Investors can’t be taken for granted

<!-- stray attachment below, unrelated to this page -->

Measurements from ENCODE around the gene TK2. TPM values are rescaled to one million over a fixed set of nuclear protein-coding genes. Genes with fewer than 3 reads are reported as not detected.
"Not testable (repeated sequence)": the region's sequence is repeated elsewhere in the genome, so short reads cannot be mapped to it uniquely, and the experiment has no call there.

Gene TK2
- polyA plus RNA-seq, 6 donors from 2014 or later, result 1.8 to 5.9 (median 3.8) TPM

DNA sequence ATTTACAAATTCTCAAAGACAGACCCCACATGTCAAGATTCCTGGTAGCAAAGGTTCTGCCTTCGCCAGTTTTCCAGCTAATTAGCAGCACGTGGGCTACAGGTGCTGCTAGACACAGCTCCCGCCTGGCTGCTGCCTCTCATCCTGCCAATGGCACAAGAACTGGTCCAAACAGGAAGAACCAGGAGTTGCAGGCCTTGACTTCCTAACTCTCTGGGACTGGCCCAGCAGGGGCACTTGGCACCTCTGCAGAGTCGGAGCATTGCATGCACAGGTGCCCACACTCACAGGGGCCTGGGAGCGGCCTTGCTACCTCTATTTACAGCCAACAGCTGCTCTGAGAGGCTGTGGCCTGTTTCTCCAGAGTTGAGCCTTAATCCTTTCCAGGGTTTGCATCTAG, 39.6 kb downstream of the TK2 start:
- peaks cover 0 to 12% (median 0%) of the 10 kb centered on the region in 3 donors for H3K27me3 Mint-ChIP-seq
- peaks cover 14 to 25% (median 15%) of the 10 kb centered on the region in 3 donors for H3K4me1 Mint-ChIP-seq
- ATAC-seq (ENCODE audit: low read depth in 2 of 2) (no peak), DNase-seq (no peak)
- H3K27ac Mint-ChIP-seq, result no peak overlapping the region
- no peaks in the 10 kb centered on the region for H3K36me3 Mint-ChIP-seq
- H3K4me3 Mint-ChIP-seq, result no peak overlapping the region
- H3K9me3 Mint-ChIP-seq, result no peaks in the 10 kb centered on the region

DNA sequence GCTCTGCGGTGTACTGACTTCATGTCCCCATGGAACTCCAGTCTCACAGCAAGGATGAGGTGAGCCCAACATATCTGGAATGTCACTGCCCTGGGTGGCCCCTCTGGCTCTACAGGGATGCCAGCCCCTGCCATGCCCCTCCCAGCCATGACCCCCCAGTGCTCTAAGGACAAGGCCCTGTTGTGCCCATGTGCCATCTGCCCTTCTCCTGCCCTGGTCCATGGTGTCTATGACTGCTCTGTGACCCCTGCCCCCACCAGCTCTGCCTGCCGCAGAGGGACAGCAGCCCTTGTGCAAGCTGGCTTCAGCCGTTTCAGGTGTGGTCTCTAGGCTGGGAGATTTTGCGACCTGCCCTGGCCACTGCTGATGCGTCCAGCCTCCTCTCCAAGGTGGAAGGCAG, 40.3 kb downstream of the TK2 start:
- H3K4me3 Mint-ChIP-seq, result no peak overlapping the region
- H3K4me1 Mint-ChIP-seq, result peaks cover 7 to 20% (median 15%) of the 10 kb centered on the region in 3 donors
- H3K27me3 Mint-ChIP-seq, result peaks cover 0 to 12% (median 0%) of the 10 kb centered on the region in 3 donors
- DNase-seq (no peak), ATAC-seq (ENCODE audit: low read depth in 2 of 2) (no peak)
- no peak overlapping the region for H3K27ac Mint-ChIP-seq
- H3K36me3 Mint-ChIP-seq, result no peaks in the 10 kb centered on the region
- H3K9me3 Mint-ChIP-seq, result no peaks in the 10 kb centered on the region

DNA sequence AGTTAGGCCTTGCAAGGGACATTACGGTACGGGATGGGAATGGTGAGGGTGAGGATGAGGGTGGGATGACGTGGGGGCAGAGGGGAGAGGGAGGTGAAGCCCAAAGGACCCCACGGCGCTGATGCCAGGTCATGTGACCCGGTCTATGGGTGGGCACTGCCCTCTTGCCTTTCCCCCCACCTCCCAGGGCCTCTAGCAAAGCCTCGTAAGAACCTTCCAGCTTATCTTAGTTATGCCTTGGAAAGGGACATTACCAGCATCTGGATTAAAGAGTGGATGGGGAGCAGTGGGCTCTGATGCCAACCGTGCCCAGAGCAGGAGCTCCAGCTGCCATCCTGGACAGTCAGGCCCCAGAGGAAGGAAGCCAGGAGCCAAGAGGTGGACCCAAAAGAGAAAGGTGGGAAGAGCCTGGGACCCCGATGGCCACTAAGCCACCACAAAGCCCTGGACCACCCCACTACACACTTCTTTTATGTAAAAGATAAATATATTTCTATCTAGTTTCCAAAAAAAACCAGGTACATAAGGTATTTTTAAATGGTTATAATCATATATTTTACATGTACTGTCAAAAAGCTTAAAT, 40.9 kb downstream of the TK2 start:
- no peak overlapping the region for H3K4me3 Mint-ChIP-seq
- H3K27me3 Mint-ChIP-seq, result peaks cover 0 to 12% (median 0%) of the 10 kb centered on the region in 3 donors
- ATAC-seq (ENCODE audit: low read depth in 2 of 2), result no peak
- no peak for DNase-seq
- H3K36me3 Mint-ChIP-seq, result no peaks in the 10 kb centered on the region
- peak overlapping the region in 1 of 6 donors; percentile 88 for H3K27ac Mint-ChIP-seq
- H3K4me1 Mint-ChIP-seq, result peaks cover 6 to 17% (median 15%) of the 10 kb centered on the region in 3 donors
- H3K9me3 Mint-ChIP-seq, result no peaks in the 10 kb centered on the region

Let’s be realistic. No amount of calls from French President Francois Hollande, former US President Bill Clinton or other high-ranking foreign official is enough to convince cautious foreign investors to put money into Greece, as long as the fundamental problems remain. Like many prime ministers before him, Alexis Tsipras will soon realize that investment pledges from foreign leaders visiting the country usually evaporate soon after take-off. This is because investors always check three things: First, the experience of others. Second, the country’s reputation in terms of bureaucracy, corruption and the tax environment. Finally, political stability and the risk of financial collapse. After analyzing the above parameters, they will look for investment opportunities with a significant profit margin. They are usually put off before they even get to that point. They are discouraged by Greece’s bad reputation. A significant number of investors lost their money because some new administration changed the terms and conditions of a certain deal. There are endless stories of meetings with government officials who turned up unprepared. Investors also hear about Greece’s dysfunctional justice system, the huge backlog and the controversial prosecutions. Connect the dots and what you get is a minefield. Those who do show some kind of interest usually end up being bullied into doing business with some middleman. The “Greece” brand has suffered huge damage. Except for bankruptcy, it has also been associated with failure. The prime minister and his aides are deluding themselves if they think they can just wink at some Greek-American or foreign investor and say “it’s okay, you can have the Elliniko site” and he’ll come running. This is not how it works. Maybe it would, if Greece were outside the euro or a bit further south. Instead, it is a hybrid, an almost-developed country that is trying to survive within a European institutional framework. More daring investors could perhaps be found in countries like Russia or China. Moscow is still upset after the Greeks used it as a bargaining chip in negotiations with Berlin. And they are not easy customers. Meanwhile, the Chinese are fed up by the Piraeus port privatization. If and when it happens, they will then consider if there is anything else they are interested in. Again, some people like to think that the White House will dispatch 747s full of investors. I wouldn’t bet on that. Any flight from New York and London will more probably be booked by distress fund managers looking for investment opportunities in the red loans of Greek banks.